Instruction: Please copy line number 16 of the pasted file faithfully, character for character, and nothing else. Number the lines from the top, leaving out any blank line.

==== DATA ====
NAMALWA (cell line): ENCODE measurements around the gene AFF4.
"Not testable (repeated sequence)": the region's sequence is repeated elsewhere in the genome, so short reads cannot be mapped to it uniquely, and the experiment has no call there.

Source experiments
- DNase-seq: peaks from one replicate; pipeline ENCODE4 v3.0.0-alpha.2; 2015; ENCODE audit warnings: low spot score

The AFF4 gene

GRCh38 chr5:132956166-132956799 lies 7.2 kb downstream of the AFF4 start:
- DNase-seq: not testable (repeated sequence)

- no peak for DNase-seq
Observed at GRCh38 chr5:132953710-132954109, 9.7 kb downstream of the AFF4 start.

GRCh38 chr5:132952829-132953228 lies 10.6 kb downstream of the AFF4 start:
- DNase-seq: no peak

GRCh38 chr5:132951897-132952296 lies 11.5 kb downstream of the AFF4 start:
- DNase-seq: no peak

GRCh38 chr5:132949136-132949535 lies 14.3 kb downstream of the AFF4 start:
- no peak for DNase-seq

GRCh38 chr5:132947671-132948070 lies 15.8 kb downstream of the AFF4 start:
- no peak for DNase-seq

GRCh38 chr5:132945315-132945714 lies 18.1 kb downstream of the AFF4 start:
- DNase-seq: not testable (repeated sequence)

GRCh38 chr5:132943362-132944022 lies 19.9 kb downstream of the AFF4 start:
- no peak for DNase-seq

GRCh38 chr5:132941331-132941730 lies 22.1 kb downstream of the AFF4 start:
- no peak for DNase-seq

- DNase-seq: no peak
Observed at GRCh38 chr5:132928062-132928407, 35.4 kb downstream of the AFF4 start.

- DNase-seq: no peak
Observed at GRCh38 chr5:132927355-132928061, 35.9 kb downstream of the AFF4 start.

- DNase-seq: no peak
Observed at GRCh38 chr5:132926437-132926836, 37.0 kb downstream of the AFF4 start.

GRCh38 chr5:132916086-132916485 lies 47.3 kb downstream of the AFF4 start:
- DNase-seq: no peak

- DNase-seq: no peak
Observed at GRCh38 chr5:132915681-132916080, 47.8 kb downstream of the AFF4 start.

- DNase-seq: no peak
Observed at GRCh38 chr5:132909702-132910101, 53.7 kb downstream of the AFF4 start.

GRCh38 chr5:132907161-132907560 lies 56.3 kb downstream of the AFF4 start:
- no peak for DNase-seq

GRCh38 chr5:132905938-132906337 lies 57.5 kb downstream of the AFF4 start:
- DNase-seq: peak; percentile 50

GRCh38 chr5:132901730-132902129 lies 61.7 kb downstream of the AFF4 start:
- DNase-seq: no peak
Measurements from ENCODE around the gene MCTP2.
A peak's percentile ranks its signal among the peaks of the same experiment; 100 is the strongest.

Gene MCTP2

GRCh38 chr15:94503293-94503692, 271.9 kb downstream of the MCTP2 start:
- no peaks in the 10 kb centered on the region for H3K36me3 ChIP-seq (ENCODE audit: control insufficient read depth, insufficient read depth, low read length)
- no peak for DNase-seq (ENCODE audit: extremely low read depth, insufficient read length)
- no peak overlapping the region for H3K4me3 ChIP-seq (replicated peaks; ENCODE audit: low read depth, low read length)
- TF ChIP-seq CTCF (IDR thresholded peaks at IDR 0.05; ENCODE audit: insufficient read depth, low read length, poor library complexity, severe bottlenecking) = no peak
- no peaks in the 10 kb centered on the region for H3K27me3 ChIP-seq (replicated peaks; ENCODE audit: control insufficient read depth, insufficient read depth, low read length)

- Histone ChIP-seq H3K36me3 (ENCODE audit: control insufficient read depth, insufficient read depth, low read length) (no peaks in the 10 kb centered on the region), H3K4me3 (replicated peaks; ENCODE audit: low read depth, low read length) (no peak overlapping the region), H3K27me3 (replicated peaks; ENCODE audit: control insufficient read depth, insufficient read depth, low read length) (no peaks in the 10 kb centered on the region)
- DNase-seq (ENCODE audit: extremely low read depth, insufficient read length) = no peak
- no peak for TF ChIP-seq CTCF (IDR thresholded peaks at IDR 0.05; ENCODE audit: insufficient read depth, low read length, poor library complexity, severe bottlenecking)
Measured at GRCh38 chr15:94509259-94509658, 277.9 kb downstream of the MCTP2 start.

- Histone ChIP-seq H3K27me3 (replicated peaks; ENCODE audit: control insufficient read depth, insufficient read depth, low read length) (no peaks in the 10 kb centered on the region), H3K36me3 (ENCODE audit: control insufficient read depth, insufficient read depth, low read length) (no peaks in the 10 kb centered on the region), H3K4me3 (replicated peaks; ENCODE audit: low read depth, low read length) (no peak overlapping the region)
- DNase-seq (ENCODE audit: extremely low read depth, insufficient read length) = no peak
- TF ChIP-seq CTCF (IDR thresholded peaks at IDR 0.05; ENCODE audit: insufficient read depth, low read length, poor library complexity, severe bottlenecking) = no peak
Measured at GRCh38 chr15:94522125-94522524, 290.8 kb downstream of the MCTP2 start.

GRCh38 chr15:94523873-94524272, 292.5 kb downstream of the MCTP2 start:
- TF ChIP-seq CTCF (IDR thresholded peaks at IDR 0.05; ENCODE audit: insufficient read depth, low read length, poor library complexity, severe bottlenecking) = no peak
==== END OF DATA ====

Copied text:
GRCh38 chr5:132947671-132948070 lies 15.8 kb downstream of the AFF4 start: